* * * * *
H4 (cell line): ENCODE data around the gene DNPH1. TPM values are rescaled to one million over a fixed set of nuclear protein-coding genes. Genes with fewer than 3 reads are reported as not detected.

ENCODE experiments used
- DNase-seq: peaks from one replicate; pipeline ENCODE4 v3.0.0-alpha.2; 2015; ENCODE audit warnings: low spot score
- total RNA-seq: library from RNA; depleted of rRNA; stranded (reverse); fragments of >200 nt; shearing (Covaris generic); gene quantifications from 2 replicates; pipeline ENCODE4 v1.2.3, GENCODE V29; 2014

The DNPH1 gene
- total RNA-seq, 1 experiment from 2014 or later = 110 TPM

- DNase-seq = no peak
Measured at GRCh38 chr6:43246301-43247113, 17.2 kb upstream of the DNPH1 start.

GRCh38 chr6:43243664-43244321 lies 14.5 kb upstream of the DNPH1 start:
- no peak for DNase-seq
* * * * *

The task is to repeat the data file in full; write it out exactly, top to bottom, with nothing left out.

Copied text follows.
H4 (cell line): ENCODE data around the gene DNPH1. TPM values are rescaled to one million over a fixed set of nuclear protein-coding genes. Genes with fewer than 3 reads are reported as not detected.

ENCODE experiments used
- DNase-seq: peaks from one replicate; pipeline ENCODE4 v3.0.0-alpha.2; 2015; ENCODE audit warnings: low spot score
- total RNA-seq: library from RNA; depleted of rRNA; stranded (reverse); fragments of >200 nt; shearing (Covaris generic); gene quantifications from 2 replicates; pipeline ENCODE4 v1.2.3, GENCODE V29; 2014

The DNPH1 gene
- total RNA-seq, 1 experiment from 2014 or later = 110 TPM

- DNase-seq = no peak
Measured at GRCh38 chr6:43246301-43247113, 17.2 kb upstream of the DNPH1 start.

GRCh38 chr6:43243664-43244321 lies 14.5 kb upstream of the DNPH1 start:
- no peak for DNase-seq